Monday, May 30 Genesis 12:1-3
“…go to the land that I will show you”
In verse 1, we are introduced to the central theme of the story of Abram: the Lord calls Abram to go where he is sent and to trust in God’s promises. For Abram, this will mean leaving behind all that he has known and all that is familiar. He will travel to a strange land where he will be a foreigner. He will be vulnerable to many dangers and must rely on the Lord’s provision. Yet, the Lord promises that he will guide Abram and his family. He will bless Abram, and Abram will be a blessing to others.
Though our destination differs from Abram’s, the content of our call is the same. Like Abram, we are also called to “go to the land that I will show you.” Like Abram, we will find ourselves in places of vulnerability- unsure of the path before us. To live as a foreigner in this world requires that we, too, trust in the promises of God. These promises sustain and equip us to do the work the Lord has given to us. As we hold on to these promises, the Lord blesses his church and blesses others through it. The story of Abram is also our story.
Lord, let me respond to your call and trust in your promises. Amen.
Tuesday, May 31 Genesis 12:4-6
“Abram departed as the LORD had instructed”
Having received the command to leave his homeland, Abram gathers his belongings and family, and travels a great distance to an unknown land. At the age of 75, Abram is starting over. Can you imagine? The travel would have been difficult and slow. There would have been ample opportunity to doubt the successful completion of this journey. Furthermore, when Abram reaches Canaan, he discovers that it is already occupied by a hostile people. In the face of these challenges, Abram must trust that God will guide his path.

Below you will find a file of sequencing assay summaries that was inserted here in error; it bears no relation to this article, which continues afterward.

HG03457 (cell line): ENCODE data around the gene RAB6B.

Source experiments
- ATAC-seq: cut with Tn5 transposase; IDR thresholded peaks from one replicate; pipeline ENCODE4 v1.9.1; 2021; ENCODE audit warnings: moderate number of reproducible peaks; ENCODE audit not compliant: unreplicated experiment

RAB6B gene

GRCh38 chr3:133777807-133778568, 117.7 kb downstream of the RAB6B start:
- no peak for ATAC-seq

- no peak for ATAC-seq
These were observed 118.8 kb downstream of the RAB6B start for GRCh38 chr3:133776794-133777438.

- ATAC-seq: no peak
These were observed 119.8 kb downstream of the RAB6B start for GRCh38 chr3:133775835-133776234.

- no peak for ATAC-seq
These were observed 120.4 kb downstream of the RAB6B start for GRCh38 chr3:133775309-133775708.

Trusting in the Lord is like travelling to Canaan. Starting over with God, regardless of how old you are, is never easy. Yet, the journey begins with taking the first step. Is Abram aware of how the Lord will address each obstacle in his journey? Are we? Of course not! But Abram chooses to depart as instructed by the Lord. In the words of Christian philosopher Soren Kierkegaard, he “ventures a decisive act.” If we are to walk our own journey, we must take our first step as well.
Give me the courage, Lord, to take the first step on my journey with you. Amen.
Wednesday, June 1 Genesis 12:7-9
“…and he worshiped the Lord”
Having discovered the land occupied by the Canaanites, the Lord reassures Abram that he will give the land to Abram’s descendants. Here, again, God points Abram to his promises. While the content of the promise is important, the means by which it will come to pass is greater still: “I will give this land to your descendants.” The fulfilment of the promise will come to pass not by Abram’s efforts but by the Lord’s grace. God is the One who will keep the promise. Abram is the blessed recipient of God’s gracious provision.
In grateful response to the Lord’s promises, Abram- on two occasions in a relatively short passage- builds an altar and worships God. This is the appropriate response of those who are recipients of God’s grace and love. Worship is living, breathing, joyful gratitude. Worship is a public recognition that God is good and faithful to his people. Abram worships the Lord not out of obligation, but out of a joyful recognition that God is present and active in his life. As we recognize the Lord’s presence in our own lives, we ought to seek ways to joyfully worship him.
Lord, in joy and gratitude I worship you, the living God who shows grace and love to me. Amen.
Thursday, June 2 Genesis 12:10-14